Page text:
One reason for the lack of political engagement is Tunisia’s historic legacy of dictatorship, in which power remained centralised as it was during colonial times. This is a problem for many nearby countries, where post-colonial life means local strongmen have often headed systems that served multinational interests rather than the people’s. Local democracy needs a chance to show its worth.
One part of the solution, therefore, is that social movements make the most of the new constitution and further push its evolution. But examples such as Jemna also stand out as examples of Tunisians taking local control of their future. According to Jacobin, 60,000 hectares of state-owned agricultural land in Tunisia has also been re-appropriated via similar self-organized communities.
As Taher Etahri, president of the Association for the Protection of Jemna’s Oases, said, quoted by Open Democracy: “The experience is rich in lessons. We are no longer under the tutelage of the state; we act for public good. Everybody is looking up at Jemna, which makes us stronger and in more solidarity with each other.”
Rebel Cities 19: Gdansk’s Murdered Mayor Was Leading the Polish Charge Against Fascism
One of the world’s leading municipalist innovators, Gdansk’s Mayor Pawel Adamowicz, was murdered on Jan. 13 before a live television audience. In this article, Occupy.com pays tribute to Adamowicz by focusing on Gdansk’s citizens’ assemblies that he was instrumental in helping build, and which he saw as a democratic tool that could facilitate democracy in Poland and beyond.
Pawel Adamowicz (1965–2019)
Adamowicz’s killing during a televised charity concert, where he was stabbed by a member of Poland’s far-right, symbolized the ways that Poles are continuing to resist the country’s lurch toward fascism.
The tragedy was similar to the murder of British MP Jo Cox, who was killed just before the 2016 Brexit referendum. Both politicians were assassinated by a violent individual, although the motive of Adamowicz’s murderer is still not clear whereas Cox was killed by a far right terrorist.
What does seem clear is that Adamowicz would not have been killed were it not for the violent discourse that has been building across the country, increasingly normalizing violent acts and hateful rhetoric directed against marginalized groups and individuals.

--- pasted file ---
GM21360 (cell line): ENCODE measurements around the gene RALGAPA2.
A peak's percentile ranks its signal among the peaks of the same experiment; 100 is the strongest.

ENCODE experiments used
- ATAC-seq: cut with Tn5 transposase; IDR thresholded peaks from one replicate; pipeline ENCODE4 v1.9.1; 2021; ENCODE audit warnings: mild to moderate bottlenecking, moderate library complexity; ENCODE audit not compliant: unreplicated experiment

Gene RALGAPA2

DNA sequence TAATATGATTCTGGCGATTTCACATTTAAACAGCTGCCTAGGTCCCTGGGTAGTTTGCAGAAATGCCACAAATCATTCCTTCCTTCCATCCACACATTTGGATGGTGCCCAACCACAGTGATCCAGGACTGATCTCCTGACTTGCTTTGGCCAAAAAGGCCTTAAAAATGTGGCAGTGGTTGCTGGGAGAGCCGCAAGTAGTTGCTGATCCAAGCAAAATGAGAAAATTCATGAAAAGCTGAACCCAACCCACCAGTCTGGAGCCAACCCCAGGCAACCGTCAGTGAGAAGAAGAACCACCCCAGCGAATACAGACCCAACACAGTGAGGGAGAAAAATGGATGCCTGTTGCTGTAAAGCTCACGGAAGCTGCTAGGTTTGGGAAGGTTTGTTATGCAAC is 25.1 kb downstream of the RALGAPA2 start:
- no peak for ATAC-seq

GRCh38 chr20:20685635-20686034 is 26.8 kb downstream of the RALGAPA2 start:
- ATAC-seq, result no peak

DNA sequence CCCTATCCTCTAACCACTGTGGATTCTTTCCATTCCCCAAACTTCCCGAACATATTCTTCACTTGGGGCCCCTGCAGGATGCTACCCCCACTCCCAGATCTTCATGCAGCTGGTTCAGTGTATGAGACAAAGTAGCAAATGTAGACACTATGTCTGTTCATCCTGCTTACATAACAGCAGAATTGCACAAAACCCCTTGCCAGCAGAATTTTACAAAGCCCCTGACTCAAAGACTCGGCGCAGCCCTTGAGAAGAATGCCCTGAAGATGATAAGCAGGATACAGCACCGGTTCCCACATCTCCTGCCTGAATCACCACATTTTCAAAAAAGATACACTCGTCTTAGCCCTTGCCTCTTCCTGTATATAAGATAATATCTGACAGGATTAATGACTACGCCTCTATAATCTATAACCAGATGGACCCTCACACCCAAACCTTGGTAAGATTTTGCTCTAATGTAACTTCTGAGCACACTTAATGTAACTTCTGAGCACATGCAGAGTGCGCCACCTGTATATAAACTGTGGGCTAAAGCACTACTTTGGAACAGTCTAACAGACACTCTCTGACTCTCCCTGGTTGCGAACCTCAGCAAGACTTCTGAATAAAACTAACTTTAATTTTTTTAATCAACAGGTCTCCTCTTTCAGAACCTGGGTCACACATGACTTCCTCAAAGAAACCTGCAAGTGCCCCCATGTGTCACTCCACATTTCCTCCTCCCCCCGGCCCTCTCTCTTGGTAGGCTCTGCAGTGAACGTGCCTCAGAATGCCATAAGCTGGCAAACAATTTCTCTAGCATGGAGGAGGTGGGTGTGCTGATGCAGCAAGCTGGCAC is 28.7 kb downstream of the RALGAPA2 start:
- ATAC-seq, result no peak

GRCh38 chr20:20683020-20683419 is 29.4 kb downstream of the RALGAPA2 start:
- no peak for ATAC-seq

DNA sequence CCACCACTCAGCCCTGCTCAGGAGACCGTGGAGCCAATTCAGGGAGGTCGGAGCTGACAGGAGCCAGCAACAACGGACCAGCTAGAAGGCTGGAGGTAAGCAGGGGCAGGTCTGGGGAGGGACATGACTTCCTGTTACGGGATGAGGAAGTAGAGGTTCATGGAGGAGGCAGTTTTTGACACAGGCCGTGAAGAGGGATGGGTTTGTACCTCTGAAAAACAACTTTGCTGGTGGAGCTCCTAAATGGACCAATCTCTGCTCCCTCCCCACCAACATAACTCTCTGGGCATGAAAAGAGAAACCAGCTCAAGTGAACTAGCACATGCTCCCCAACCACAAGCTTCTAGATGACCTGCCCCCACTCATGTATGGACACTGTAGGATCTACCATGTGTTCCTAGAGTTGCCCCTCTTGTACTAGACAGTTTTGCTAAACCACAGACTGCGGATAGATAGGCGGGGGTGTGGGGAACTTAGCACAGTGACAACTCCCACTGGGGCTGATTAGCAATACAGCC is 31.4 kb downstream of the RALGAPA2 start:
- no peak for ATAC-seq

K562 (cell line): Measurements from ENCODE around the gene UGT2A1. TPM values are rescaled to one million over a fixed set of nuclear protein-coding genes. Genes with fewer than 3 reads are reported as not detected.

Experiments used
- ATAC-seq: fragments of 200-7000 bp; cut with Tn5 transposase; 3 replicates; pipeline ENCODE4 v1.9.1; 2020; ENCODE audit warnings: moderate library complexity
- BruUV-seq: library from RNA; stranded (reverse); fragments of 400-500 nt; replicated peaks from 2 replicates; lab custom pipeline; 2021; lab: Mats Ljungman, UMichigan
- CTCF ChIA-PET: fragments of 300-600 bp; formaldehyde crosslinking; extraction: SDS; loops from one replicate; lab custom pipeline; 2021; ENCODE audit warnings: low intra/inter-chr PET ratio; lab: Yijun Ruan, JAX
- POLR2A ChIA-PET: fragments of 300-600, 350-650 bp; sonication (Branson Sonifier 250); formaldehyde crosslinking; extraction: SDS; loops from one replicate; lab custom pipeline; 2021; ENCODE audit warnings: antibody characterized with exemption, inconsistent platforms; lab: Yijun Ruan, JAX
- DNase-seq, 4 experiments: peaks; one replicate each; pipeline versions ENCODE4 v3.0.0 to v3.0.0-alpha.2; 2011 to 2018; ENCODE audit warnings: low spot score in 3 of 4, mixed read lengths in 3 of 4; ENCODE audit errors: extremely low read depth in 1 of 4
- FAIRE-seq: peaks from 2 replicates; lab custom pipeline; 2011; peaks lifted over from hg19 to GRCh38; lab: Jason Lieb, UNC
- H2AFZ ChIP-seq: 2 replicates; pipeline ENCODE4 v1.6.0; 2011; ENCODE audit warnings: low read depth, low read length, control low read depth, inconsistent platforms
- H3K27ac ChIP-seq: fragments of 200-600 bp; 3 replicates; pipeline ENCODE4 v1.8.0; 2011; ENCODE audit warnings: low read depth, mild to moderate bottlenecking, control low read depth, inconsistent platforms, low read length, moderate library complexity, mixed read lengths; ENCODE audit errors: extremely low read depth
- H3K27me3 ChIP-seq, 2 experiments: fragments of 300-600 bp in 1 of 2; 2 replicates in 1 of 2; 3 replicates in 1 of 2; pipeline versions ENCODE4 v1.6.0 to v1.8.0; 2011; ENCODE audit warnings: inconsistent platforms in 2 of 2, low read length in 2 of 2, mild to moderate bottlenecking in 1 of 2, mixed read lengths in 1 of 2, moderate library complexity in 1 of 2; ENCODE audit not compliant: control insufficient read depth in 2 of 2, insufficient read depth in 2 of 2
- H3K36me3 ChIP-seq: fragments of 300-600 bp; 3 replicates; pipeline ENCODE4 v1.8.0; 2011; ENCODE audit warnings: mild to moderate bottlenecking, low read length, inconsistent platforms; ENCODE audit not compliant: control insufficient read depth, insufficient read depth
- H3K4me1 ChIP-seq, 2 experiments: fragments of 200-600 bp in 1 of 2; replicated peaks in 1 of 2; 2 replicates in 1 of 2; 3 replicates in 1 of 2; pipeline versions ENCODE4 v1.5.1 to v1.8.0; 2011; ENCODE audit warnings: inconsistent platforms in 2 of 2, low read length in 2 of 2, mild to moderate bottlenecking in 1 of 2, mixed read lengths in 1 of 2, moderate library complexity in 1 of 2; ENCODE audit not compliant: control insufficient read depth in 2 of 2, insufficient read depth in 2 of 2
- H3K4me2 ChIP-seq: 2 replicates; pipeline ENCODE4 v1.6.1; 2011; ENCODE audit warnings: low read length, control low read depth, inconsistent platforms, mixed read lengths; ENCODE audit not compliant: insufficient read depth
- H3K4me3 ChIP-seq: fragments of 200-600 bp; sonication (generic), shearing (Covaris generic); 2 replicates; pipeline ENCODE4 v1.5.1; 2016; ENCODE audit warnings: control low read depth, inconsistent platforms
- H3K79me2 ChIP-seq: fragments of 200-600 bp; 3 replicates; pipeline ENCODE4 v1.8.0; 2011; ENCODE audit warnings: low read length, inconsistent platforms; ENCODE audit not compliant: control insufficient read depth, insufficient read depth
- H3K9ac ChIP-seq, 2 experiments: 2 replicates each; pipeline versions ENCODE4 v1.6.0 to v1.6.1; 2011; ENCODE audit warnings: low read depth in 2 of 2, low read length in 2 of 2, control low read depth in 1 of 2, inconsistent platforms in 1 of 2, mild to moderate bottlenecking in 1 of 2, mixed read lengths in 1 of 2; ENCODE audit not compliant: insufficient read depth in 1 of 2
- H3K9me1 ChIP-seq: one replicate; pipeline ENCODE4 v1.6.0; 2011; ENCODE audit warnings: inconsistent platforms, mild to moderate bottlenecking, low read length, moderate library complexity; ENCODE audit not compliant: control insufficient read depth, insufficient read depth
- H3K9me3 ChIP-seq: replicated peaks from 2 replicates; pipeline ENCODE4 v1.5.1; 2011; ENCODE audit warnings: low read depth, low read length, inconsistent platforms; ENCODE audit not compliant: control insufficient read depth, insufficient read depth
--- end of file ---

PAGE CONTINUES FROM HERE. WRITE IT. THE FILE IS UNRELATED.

In this case, Poland’s state prosecutor decided that a far-right organization which had released mock death certificates of Adamowicz, and other human rights advocates, didn’t warrant prosecution. How wrong that prosecutor was.
In death, Pawel Adamowicz deserves – and has received – global attention, somewhat the way that Marielle Franco was widely recognized after her tragic killing in Brazil. Both figures broke ground by standing up for marginalized groups through municipal politics. Through citizens’ assemblies and other policies, Adamowicz resisted the far-right in Poland just as Marielle had resisted authoritarianism in Brazil.
Globally, the far-right is marching, making steady ground against the deepening crises of liberal democracy and capitalism. As this series has shown, municipalism offers a means to resist fascism through democratic alternatives. The citizens’ assemblies of Gdansk, created during Adamowicz’s tenure, are another key tool to create real democracy locally and globally.
Gdansk’s Citizens’ Assemblies are an Antidote to Encroaching Fascism
Gdansk’s democratic citizens’ assemblies have occurred even as Poland has shifted notably to the right. The PiS nationalist government, since 2015, has drawn international condemnation for attacking the judiciary and women’s and LGBT rights, as well as enabling – and in some cases leading – fascist demonstrations.
Three citizens’ assemblies have moved Gdansk in the opposite direction. The last one strengthened civic participation, including bolstering rights for women, the LGBT community and migrants. Measures included promoting civic initiatives in municipal media, training teachers to counteract discrimination against marginalized and persecuted communities, and enabling school students to co-create their own curriculum.
“Another recommendation was tackling violence against women, including increasing funding to support services for survivors,” the citizens’ assemblies coordinator Marcin Gerwin explained. “The city will also examine how the men and women’s sports are financed, and one example is that the women’s rugby had worse access to the field, not to mention less money.”
Gdansk’s other two citizen assemblies tackled smog pollution and the impact of climate change. Addressing severe smog in cities across Poland has become a key focus galvanizing municipalist actions, including in Warsaw. Through municipalist organizing, Gdansk is aggressively pushing against the nationalist government’s climate denial.
How Has Gdansk Organized its Citizens’ Assemblies?